With power endurance—like running for 30 minutes or lifting weights for an hour—you are repeatedly exerting energy over an extended period of time. This can improve overall fitness, endurance, strength, and reduce the risk of injury. They are easy to schedule, too, and can often be completed at home or the gym first thing in the morning, after work, or even during a lunch break.
If you use mechanical workouts as part of your tennis exercise regimen, make sure you devote the most time and energy to the parts of your body that are most engaged in the game. We’ll get into specific exercises you can use to train muscle groups and achieve fitness goals. But how important is off-court training when you’re strapped for time? And would it be better to spend that time on the court?
On-Court vs Off-Court Training
One of the first challenges many busy tennis players face is how to split their training time. Sticking to an exercise routine that utilizes both on-court and off-court training can deliver better results in less time per workout, allowing you to improve fitness and performance without taking time away from your job, family, and other responsibilities in your life.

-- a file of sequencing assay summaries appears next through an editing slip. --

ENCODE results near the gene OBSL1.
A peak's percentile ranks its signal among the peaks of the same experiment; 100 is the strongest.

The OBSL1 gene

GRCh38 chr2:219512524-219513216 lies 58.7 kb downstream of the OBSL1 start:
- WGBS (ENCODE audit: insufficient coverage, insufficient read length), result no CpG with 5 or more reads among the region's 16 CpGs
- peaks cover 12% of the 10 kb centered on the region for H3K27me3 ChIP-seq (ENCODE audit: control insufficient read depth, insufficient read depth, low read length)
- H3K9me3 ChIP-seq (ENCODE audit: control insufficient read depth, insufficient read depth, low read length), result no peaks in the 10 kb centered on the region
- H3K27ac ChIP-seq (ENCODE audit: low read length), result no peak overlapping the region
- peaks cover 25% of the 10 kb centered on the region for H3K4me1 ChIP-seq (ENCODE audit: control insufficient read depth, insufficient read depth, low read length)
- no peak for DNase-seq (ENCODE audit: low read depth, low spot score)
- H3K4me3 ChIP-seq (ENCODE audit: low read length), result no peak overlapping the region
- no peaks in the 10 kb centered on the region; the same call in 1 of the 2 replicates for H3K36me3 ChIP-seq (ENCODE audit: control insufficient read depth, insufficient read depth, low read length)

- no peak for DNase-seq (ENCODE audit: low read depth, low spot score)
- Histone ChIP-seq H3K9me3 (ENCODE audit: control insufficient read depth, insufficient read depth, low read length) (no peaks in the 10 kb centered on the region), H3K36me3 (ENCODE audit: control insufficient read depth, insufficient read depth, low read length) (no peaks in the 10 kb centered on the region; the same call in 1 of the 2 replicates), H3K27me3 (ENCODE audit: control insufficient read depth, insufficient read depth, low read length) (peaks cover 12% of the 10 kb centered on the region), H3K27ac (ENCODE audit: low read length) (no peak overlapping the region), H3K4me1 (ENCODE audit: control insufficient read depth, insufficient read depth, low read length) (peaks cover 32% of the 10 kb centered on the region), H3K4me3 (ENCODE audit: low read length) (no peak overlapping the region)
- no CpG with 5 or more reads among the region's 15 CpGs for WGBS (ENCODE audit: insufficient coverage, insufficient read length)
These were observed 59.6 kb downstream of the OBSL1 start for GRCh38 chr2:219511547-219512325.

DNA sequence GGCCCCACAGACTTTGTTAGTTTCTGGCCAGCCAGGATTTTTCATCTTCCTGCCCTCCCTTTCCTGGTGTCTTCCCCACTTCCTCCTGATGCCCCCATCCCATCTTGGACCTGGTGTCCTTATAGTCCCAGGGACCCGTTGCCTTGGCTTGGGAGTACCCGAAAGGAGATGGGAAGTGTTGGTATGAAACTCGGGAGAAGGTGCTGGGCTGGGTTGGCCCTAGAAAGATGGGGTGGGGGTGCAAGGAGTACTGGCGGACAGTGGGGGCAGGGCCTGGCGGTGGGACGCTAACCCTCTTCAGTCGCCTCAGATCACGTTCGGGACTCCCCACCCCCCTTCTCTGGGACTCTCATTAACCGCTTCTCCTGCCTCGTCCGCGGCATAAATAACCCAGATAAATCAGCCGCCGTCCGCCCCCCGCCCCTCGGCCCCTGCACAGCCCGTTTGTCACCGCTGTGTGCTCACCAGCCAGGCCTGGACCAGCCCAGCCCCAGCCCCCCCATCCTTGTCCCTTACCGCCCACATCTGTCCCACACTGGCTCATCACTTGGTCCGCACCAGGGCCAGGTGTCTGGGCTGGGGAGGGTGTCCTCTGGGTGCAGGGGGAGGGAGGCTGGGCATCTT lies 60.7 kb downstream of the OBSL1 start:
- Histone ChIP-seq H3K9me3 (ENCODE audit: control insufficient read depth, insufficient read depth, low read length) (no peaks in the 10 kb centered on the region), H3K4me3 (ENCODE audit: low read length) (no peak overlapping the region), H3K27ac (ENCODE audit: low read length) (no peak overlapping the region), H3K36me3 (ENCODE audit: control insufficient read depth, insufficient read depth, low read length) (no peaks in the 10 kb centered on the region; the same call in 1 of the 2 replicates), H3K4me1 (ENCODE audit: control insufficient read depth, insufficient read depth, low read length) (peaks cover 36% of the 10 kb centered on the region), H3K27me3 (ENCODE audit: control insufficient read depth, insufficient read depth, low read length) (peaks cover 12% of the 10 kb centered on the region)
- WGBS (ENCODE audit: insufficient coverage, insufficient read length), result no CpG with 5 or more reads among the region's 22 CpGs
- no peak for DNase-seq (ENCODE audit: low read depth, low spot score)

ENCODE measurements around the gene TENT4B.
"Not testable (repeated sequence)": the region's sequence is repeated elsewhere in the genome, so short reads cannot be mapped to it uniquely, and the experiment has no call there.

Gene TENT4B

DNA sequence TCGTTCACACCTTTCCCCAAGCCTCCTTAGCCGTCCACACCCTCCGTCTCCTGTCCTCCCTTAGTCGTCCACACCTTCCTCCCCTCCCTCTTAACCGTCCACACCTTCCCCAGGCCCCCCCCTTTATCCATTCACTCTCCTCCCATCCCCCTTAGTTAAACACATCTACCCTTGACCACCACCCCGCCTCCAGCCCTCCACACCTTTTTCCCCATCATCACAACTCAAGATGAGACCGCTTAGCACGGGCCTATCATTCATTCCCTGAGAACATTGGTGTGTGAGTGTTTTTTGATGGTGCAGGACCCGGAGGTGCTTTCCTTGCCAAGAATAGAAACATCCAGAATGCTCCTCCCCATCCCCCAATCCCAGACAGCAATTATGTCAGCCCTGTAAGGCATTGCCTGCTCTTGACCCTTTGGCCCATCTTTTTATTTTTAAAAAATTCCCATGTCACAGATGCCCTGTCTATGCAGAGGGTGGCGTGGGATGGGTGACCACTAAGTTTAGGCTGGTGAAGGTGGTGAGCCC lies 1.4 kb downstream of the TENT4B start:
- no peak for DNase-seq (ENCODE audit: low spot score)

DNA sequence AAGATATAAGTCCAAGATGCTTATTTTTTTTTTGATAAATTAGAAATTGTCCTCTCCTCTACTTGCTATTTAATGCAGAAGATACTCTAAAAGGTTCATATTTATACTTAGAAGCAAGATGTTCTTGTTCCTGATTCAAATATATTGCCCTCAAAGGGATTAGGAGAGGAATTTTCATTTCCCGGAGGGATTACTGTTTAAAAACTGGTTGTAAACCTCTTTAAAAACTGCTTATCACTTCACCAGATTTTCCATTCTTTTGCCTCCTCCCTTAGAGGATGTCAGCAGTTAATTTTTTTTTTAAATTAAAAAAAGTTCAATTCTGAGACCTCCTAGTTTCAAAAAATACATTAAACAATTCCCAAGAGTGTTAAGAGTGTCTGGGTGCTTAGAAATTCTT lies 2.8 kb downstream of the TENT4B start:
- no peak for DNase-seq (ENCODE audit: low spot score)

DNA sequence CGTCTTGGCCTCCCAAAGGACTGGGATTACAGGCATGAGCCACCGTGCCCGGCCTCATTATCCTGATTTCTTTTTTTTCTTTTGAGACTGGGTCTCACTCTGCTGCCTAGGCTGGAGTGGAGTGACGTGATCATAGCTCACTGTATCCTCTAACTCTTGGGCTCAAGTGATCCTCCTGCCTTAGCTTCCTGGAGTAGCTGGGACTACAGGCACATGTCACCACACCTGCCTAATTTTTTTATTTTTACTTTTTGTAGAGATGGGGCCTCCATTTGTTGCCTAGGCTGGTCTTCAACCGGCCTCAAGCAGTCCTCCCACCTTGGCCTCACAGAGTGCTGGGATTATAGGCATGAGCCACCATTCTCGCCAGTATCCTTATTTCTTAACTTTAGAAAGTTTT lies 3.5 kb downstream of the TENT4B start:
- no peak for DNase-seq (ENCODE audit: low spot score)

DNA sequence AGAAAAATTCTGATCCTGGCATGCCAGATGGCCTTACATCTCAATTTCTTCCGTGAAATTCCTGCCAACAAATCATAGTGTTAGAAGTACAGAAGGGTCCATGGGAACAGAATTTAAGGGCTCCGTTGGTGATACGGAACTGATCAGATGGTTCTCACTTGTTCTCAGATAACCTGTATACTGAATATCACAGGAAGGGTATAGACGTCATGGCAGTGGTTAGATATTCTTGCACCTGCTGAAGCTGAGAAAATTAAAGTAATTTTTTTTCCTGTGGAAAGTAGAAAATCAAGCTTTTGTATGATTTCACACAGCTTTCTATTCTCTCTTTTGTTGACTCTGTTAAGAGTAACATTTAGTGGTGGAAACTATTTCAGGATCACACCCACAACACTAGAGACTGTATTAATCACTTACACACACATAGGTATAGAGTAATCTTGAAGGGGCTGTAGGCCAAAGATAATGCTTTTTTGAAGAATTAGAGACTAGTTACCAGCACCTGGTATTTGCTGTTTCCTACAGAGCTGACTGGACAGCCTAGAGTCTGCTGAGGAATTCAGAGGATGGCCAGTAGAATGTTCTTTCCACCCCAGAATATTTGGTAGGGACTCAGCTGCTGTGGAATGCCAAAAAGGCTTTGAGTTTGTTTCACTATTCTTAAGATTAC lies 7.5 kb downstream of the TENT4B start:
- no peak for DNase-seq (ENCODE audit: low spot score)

The demands of on-court and off-court training, when taken as a whole, should be fairly consistent. Tennis fitness drills on-court typically start lower and ramp up as you get closer to competition. Conditioning for tennis off-court, however, typically starts at a higher intensity and decreases as you get closer to competition. By incorporating both on-court and off-court training measures, you can continue progressing toward your fitness goals with a steady, predictable workout routine.
If you aren’t playing competitively, you won’t have to worry about ramping up on-court time or tapering off time spent in the gym. Instead, focus on finding a balance that works for you. Determine how much time you spend on the court and how much time you can put into off-court training. Also consider weaknesses in your game (even professionals have them): it may be beneficial to reduce on-court time to allow for additional off-court training that will help boost endurance, agility, strength, or help recover from injuries like lateral epicondylitis, more commonly referred to as tennis elbow.